Tennessee releases guidance for reopening school during coronavirus pandemic

Tennessee classrooms have sat empty since late March when the coronavirus shuttered schools statewide. Leaders for Tennessee’s 147 school districts are now determining what reopening school safely will look like.

When Tennessee schools resume classes in August, they may reopen buildings gradually, set staggered schedules, or adopt a year-round model that allows only 75% of students on campus at one time.

They also could launch with traditional, in-person classes; keep buildings shuttered and provide learning remotely; or adopt a mixture of the two.

The wide range of scenarios is outlined in guidance released online Monday by the state education department on how to reopen schools safely during the coronavirus pandemic. It arrives about two months before the start of a school year filled with uncertainty. School leaders are in need of a blueprint, especially without significant financial investments anticipated from state and local governments.

The options — which are based on whether the virus is spreading locally and how ready individual schools are to handle logistical challenges — suggest that Tennessee education may look like a patchwork of learning models across its 147 districts, and even within each district, during the 2020-21 school year.

“This is a guidance document; this is not a mandate,” Education Commissioner Penny Schwinn told superintendents during a conference call on Monday. “We expect these decisions to be made at the local level.”

Schwinn said separate guidance is being developed by the Tennessee Department of Health on how to respond when a student tests positive for COVID-19. 

“Everyone should expect that to happen within your district,” Schwinn said, adding that the health guidance is “pretty clear about treating it within the school community as opposed to the district community.”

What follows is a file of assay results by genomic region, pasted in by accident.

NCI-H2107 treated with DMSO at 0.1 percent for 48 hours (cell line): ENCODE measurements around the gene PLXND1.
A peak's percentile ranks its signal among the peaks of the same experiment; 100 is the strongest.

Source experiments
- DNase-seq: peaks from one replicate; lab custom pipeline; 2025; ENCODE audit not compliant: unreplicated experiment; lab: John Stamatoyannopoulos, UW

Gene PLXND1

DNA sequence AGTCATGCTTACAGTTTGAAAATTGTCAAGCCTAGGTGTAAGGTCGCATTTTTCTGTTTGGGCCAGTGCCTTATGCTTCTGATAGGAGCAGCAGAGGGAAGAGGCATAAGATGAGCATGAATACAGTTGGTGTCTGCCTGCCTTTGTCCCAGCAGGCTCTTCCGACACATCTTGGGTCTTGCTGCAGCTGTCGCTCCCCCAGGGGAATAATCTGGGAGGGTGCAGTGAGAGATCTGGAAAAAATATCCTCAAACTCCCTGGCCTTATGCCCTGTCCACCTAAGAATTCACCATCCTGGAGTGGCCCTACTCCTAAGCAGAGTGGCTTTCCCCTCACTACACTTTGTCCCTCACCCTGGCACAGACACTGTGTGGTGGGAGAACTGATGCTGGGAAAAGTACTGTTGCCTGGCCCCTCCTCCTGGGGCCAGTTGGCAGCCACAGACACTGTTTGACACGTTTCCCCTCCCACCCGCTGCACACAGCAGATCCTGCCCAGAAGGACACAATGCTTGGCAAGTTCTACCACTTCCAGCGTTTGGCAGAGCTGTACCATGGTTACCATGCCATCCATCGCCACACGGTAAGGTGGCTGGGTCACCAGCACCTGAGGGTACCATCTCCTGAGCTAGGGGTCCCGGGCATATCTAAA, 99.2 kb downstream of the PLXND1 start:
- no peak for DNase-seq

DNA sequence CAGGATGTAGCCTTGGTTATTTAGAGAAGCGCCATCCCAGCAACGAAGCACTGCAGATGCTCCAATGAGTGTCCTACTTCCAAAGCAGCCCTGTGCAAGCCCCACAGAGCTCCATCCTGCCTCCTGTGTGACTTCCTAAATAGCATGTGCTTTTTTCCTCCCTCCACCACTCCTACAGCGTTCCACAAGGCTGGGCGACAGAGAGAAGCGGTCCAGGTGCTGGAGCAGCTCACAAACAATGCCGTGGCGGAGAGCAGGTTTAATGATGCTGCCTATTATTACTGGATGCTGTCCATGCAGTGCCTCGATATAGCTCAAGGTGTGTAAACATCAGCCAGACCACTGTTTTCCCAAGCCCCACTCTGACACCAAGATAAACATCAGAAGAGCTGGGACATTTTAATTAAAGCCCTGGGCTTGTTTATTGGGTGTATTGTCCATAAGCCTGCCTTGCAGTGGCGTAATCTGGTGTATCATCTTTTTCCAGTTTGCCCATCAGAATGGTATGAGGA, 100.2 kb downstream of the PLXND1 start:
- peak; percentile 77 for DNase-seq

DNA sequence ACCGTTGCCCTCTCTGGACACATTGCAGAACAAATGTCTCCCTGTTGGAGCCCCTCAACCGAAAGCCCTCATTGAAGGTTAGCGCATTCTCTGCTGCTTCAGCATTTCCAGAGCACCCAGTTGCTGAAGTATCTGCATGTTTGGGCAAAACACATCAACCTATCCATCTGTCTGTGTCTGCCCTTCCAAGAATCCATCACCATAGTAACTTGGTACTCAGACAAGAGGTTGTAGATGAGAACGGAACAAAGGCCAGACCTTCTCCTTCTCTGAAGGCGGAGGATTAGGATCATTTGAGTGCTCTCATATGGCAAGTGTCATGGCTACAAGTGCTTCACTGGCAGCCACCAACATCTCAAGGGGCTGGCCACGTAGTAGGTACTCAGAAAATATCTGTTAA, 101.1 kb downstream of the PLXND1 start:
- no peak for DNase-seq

Schwinn said reopening schools will be “hard and complicated” based on the abundance and complexity of local, state, and federal data and guidance.

Tennessee’s 44-page document was developed with input from dozens of superintendents and is intended to provide a high-level framework for making the best decisions. 

For safe in-person instruction, the guidance mentions a need for “strong measures” such as requiring face masks, temperature checks, and social distancing. But it does not address limiting class sizes or specifics for how to keep students 6 feet apart. The department plans to release 24 “toolkits” in the coming days with more detailed guidance on everything from transportation and nutrition to how to set up social distancing and support students with disabilities or learning English as a second language.

The leader of Tennessee’s largest teacher organization gave the document a mixed review. She was encouraged that educators helped to shape the guidance but concerned about their ability to realistically carry it out.